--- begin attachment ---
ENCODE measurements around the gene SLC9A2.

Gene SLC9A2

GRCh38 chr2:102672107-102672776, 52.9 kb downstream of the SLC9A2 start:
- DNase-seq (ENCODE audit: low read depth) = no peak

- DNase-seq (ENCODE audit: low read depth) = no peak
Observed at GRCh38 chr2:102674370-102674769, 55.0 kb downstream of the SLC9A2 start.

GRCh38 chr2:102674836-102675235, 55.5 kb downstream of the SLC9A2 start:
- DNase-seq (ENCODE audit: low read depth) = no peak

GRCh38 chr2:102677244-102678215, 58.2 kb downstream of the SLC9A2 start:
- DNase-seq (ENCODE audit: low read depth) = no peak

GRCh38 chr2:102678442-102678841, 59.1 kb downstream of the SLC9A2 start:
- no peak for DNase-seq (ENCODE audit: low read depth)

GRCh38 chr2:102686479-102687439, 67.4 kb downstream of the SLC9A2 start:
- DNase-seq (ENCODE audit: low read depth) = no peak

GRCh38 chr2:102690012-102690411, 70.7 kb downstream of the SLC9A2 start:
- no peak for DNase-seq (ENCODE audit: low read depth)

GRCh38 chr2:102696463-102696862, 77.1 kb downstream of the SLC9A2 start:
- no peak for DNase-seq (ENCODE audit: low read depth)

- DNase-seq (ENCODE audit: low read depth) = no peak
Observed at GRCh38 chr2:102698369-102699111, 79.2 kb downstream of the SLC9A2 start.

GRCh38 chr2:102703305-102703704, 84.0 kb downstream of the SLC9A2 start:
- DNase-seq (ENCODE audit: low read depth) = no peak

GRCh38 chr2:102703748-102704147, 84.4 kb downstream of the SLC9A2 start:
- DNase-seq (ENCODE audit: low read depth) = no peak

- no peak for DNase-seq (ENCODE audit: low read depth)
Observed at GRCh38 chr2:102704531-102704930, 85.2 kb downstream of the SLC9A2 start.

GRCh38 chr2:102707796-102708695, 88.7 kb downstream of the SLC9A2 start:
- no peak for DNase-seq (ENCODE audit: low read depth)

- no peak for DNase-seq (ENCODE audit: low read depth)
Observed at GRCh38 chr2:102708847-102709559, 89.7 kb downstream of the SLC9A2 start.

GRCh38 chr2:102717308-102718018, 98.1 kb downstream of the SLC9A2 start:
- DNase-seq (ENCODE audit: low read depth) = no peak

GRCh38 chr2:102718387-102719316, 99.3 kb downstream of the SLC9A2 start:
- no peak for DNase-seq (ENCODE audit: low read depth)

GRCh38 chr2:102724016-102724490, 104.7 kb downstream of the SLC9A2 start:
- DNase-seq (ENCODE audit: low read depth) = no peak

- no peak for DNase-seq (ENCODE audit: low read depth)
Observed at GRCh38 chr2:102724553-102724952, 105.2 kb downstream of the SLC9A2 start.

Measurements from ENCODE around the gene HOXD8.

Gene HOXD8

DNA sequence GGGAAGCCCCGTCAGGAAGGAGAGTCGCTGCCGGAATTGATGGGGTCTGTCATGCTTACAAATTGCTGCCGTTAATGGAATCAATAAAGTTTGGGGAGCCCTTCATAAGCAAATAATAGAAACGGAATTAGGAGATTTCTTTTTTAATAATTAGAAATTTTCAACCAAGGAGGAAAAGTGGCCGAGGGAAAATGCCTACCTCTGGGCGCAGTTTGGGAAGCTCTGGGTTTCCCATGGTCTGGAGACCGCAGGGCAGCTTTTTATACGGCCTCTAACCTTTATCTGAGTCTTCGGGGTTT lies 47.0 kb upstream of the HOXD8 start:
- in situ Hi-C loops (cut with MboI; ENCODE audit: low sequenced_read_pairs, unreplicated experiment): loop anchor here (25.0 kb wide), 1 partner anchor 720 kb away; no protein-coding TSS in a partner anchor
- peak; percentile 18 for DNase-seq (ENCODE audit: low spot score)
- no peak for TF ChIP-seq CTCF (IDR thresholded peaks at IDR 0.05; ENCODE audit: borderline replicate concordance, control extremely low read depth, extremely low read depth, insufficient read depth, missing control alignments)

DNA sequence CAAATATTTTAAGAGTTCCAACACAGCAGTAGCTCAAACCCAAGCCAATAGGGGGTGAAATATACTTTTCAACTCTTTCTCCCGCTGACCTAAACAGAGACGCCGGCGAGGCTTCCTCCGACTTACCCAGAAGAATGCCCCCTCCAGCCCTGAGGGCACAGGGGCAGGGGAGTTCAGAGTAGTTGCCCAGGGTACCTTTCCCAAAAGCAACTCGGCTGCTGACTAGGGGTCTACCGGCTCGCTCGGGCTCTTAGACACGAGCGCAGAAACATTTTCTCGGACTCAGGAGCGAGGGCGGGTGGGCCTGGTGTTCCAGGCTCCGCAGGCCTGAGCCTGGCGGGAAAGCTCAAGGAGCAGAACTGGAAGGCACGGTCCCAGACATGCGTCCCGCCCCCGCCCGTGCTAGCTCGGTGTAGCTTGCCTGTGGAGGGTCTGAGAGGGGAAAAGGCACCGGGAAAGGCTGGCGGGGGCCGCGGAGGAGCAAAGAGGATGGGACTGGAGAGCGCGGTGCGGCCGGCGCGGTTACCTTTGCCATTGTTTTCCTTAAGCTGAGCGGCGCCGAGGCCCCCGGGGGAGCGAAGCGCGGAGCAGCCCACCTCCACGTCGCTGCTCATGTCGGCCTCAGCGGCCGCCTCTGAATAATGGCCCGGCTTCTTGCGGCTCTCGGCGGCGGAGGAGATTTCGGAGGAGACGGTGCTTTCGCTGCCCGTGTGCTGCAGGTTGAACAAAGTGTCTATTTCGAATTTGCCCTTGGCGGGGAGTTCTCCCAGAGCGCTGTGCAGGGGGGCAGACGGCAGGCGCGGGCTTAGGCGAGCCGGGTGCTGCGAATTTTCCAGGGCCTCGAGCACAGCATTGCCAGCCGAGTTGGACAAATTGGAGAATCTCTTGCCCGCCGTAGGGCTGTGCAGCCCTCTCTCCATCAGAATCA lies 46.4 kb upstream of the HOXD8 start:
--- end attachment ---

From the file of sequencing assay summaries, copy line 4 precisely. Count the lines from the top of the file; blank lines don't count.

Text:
- DNase-seq (ENCODE audit: low read depth) = no peak